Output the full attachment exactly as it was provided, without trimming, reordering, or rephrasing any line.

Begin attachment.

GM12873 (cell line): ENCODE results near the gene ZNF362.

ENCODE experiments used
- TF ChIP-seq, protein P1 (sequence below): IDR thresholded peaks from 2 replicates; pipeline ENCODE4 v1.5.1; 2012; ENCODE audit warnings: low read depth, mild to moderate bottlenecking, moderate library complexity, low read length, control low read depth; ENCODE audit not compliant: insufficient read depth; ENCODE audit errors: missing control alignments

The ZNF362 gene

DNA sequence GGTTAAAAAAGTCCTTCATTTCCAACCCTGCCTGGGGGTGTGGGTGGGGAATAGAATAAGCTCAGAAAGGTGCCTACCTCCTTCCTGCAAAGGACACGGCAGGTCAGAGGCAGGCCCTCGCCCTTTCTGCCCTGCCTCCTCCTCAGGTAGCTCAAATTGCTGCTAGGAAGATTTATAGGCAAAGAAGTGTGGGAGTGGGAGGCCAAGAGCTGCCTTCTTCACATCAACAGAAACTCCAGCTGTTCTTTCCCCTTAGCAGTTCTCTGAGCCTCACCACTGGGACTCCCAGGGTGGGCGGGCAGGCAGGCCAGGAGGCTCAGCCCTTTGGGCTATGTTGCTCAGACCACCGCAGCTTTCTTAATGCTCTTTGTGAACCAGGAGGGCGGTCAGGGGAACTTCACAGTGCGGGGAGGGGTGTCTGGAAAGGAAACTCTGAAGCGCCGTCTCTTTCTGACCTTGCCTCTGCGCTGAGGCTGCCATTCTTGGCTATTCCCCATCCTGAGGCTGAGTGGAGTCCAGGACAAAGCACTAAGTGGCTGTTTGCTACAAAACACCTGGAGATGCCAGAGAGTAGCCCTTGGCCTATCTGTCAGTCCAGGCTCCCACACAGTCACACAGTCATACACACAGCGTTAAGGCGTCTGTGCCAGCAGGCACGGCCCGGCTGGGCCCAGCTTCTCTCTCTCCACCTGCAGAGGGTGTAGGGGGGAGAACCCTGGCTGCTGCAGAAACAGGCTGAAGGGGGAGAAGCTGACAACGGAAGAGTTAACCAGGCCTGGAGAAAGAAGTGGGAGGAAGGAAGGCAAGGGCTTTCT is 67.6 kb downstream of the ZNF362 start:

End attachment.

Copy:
GM12873 (cell line): ENCODE results near the gene ZNF362.

ENCODE experiments used
- TF ChIP-seq, protein P1 (sequence below): IDR thresholded peaks from 2 replicates; pipeline ENCODE4 v1.5.1; 2012; ENCODE audit warnings: low read depth, mild to moderate bottlenecking, moderate library complexity, low read length, control low read depth; ENCODE audit not compliant: insufficient read depth; ENCODE audit errors: missing control alignments

The ZNF362 gene

DNA sequence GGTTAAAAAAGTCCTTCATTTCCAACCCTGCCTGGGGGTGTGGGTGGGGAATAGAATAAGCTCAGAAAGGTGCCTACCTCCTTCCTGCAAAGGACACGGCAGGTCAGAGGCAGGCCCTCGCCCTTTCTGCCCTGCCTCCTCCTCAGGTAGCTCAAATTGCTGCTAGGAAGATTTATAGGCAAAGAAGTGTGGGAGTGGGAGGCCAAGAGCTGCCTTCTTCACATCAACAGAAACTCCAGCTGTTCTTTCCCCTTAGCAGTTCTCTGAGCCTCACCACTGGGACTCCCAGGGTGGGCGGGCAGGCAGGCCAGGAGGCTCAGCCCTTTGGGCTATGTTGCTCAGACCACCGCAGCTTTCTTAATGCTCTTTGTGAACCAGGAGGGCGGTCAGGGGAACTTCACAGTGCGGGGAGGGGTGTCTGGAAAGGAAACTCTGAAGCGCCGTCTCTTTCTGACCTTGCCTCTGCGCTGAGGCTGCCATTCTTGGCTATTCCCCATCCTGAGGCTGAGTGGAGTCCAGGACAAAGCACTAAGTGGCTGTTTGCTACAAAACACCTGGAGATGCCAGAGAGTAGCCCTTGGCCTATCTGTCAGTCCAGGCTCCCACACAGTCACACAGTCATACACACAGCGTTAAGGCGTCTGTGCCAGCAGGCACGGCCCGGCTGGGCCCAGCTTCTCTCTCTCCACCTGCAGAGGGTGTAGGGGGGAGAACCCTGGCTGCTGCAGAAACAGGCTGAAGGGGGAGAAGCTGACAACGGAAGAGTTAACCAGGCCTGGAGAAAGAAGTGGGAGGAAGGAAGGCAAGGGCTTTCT is 67.6 kb downstream of the ZNF362 start: